I have mixed feelings here. When I first read it, I saw just the word "incest" and had a knee-jerk reaction. Then I read that the characters were adults and felt that Amazon was overreacting. Don't get me wrong, if they feel the books would harm their image, they are under no obligation to carry them. However, they were previously carrying the materials. That is like what happened to Yahoo! around 2001 or whenever. They used to sell erotica items until religious groups put pressure on them. That is similar to why the Phil Donahue talk show went off the air in the mid 1990's or so. People didn't like certain topics and themes, so they boycotted all their sponsors.
Even as disgusting as I may think the materials in question could be, I disagree that they should be banned. If we as a society put limits on free speech, where do we draw the line? Obviously, most oppose open racial hatred and promotion of violence. Similar with guides to doing things that are patently illegal like detailed bomb-making guides and particularly dangerous
instructions for making illegal drugs. I don't mean things like how to harvest and cure marijuana. I mean things like making crystal meth or free-base narcotics which cause explosions when done the wrong way. But it gets more slippery and vague from there.
What about suicide guides? What is worse, having a guide of fool-proof instructions to do it right the first time, or having the person trying painful and disabling things over and over until they finally succeed? Who is society to force people who don't want to be a part of it to be in it? Of course, we may argue that children may obtain the information and may follow it over reasons that are trivial to mature adults. "He broke up with me, where's the suicide book?"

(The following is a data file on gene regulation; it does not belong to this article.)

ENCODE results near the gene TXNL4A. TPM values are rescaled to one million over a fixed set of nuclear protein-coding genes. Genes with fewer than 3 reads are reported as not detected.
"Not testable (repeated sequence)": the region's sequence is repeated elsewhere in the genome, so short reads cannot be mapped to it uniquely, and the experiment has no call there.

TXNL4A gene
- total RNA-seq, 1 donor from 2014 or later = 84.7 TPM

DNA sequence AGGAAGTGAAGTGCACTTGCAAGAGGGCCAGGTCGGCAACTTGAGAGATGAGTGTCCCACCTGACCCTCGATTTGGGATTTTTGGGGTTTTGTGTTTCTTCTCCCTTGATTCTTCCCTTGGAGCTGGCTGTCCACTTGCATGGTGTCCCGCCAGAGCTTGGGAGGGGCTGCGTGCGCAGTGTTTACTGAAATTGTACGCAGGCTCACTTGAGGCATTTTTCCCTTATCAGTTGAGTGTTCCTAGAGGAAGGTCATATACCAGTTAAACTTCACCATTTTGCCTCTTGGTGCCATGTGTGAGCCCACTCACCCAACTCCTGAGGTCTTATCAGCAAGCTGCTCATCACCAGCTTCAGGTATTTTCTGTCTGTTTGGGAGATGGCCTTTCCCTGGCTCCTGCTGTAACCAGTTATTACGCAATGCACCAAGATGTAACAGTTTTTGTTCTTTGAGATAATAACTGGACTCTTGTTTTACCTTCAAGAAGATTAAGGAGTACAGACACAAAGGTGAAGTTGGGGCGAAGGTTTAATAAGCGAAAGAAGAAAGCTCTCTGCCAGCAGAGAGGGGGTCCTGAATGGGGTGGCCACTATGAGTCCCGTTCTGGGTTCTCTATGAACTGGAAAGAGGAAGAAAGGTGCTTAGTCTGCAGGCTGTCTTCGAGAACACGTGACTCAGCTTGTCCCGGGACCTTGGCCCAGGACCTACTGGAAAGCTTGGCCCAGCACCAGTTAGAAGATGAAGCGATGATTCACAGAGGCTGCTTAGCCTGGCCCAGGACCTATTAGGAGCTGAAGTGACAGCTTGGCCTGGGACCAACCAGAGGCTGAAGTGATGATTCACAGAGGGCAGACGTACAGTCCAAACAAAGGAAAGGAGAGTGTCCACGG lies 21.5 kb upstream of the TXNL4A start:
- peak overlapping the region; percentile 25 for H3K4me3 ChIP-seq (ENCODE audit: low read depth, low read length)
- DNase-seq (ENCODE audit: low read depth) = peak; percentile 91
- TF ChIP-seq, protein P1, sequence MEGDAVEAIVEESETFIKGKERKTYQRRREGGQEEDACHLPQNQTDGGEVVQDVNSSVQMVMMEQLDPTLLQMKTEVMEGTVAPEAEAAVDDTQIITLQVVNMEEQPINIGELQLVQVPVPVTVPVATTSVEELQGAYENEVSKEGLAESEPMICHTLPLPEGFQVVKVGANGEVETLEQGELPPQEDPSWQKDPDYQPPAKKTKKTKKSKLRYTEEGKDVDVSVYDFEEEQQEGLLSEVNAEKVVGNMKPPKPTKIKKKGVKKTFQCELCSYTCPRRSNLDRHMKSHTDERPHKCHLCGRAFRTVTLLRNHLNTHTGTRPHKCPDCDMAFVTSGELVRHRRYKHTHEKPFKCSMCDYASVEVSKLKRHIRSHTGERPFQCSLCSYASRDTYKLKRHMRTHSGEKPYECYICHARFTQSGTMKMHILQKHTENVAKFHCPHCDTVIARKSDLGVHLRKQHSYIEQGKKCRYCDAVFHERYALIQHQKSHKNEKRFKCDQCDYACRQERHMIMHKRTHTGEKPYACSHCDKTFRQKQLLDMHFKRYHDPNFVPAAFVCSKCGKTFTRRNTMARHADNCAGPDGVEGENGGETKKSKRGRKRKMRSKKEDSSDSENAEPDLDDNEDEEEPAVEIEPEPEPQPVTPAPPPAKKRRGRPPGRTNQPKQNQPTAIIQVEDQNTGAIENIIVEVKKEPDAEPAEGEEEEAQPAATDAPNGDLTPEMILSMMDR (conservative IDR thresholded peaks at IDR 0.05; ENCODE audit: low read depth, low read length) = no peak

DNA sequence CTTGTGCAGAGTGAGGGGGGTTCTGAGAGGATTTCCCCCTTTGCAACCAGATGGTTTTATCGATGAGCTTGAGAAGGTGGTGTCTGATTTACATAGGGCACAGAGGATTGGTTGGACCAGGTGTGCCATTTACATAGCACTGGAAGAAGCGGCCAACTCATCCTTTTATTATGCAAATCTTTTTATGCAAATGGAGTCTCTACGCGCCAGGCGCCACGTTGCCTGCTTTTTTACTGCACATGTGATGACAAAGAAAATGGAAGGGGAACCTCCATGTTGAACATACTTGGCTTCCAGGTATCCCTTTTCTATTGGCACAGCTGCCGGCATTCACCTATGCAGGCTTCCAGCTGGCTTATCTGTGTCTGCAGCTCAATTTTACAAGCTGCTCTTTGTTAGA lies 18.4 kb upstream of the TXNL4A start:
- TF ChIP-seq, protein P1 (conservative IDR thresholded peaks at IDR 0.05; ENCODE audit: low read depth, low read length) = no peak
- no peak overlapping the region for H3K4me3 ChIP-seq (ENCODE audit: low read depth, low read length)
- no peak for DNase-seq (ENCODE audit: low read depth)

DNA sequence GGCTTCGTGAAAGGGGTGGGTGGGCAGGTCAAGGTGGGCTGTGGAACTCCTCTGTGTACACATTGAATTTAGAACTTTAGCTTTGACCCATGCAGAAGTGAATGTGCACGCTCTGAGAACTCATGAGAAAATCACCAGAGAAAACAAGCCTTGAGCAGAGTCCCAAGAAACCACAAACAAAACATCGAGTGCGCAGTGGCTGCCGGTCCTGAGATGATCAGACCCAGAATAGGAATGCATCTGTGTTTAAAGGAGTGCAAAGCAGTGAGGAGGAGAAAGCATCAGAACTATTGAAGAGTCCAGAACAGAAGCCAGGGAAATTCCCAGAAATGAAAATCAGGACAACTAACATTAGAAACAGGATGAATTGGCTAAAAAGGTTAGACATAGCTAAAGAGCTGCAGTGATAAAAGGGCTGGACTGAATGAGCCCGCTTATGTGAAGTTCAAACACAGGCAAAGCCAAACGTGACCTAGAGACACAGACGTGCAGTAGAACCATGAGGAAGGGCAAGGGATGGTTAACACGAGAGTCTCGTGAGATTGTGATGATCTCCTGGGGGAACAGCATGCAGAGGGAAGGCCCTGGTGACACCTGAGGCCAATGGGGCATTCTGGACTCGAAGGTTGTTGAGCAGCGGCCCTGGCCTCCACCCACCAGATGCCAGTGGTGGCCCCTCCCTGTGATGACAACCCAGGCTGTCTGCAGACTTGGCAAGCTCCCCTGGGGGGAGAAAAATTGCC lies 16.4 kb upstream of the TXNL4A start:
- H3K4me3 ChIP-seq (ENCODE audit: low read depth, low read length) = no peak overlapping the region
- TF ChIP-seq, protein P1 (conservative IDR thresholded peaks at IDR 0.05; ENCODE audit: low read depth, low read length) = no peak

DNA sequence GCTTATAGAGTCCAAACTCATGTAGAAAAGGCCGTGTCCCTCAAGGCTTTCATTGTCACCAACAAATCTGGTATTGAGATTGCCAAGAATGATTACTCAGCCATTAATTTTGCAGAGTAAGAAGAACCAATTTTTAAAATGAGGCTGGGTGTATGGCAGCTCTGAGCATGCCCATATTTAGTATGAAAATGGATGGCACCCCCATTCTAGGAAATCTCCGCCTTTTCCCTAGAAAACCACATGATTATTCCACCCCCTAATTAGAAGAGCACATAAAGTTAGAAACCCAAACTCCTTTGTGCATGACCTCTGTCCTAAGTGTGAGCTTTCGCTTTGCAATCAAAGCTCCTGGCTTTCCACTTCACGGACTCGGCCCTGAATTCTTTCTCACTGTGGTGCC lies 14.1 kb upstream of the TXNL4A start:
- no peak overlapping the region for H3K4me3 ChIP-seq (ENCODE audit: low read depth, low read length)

Then there are the things like books on how to become obese, how to become anorexic, how to engage in bulimia, and so on. Then there are alternative medicine guides which are often written by non-doctors and make unproven claims. Even what certain doctors write are not much better, like the doctor who prescribed female hormones for nearly any condition, regardless of gender. Then there are the books which oppose abortion or certain sexual orientations or suggest sexual orientations can be changed or converted. Then there are radical books on animal liberation and environmentalism, some even promoting acts of terror. If we ban books related to bomb-making, then why not ban books related to nuclear theory? Every encyclopedia has articles on nuclear weapons, and if someone can manage to get the raw materials somehow, I am sure they would eventually figure out on their own what the books don't tell, if given enough time and enough raw materials.
My point is this: Where do we draw the line? Once we start down the road to censorship, where does it stop? So as bad as some of the above things are or may offend some of us here, I would be hard pressed to want to actually ban any of it. In many parts of the world, child pornography and piracy are being used as covers to restrict other forms of speech like political opposition, mild forms of racism, opposition to gayness, opposition to abortion, fair use of copyrighted works for media purposes, promotion of certain religions, etc. A friend of mine tells me that whenever anyone wants to pass an unpopular law, they nearly always claim it is "for the children." Sure, some of the proposed new laws offer tools that would come in handy to help stop folks who trade child pornography online. However, the use of such tools won't stop there. They may say it is about child porn when it is really about protecting big media. Most of the child porn traffickers use other means to peddle their wares besides PCs. It is a whole lot easier and less risky to swap SD cards, and use a system of arranged drop-offs in prearranged locations. One electronics company is producing wireless sniffers to help find child porn. But they can be used to find ANY type of content, including evidence of file-sharing, evidence of sexual affairs, and personal data.